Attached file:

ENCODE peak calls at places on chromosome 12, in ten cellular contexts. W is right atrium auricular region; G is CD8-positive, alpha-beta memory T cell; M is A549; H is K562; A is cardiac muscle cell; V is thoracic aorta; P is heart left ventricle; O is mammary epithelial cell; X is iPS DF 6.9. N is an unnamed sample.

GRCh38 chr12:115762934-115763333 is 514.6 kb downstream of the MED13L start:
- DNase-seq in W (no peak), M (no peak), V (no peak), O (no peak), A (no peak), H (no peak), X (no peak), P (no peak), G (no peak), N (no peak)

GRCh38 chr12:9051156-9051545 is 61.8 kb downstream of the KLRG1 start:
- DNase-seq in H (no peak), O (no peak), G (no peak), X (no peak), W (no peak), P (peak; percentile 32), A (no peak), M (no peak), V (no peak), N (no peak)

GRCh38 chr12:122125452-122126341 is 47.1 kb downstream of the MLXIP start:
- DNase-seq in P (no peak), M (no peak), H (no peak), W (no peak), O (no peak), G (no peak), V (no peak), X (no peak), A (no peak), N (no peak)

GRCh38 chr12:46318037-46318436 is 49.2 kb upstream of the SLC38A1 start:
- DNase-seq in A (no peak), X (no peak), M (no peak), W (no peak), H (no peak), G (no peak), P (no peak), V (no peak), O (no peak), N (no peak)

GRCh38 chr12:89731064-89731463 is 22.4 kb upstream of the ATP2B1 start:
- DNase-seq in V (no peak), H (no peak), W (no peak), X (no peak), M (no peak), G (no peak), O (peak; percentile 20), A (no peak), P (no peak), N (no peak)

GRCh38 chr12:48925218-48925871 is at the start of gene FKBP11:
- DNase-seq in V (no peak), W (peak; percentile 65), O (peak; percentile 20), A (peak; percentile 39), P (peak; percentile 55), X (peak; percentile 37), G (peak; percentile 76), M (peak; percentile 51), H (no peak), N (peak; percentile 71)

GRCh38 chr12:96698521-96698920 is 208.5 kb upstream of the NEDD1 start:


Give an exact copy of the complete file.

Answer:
ENCODE peak calls at places on chromosome 12, in ten cellular contexts. W is right atrium auricular region; G is CD8-positive, alpha-beta memory T cell; M is A549; H is K562; A is cardiac muscle cell; V is thoracic aorta; P is heart left ventricle; O is mammary epithelial cell; X is iPS DF 6.9. N is an unnamed sample.

GRCh38 chr12:115762934-115763333 is 514.6 kb downstream of the MED13L start:
- DNase-seq in W (no peak), M (no peak), V (no peak), O (no peak), A (no peak), H (no peak), X (no peak), P (no peak), G (no peak), N (no peak)

GRCh38 chr12:9051156-9051545 is 61.8 kb downstream of the KLRG1 start:
- DNase-seq in H (no peak), O (no peak), G (no peak), X (no peak), W (no peak), P (peak; percentile 32), A (no peak), M (no peak), V (no peak), N (no peak)

GRCh38 chr12:122125452-122126341 is 47.1 kb downstream of the MLXIP start:
- DNase-seq in P (no peak), M (no peak), H (no peak), W (no peak), O (no peak), G (no peak), V (no peak), X (no peak), A (no peak), N (no peak)

GRCh38 chr12:46318037-46318436 is 49.2 kb upstream of the SLC38A1 start:
- DNase-seq in A (no peak), X (no peak), M (no peak), W (no peak), H (no peak), G (no peak), P (no peak), V (no peak), O (no peak), N (no peak)

GRCh38 chr12:89731064-89731463 is 22.4 kb upstream of the ATP2B1 start:
- DNase-seq in V (no peak), H (no peak), W (no peak), X (no peak), M (no peak), G (no peak), O (peak; percentile 20), A (no peak), P (no peak), N (no peak)

GRCh38 chr12:48925218-48925871 is at the start of gene FKBP11:
- DNase-seq in V (no peak), W (peak; percentile 65), O (peak; percentile 20), A (peak; percentile 39), P (peak; percentile 55), X (peak; percentile 37), G (peak; percentile 76), M (peak; percentile 51), H (no peak), N (peak; percentile 71)

GRCh38 chr12:96698521-96698920 is 208.5 kb upstream of the NEDD1 start: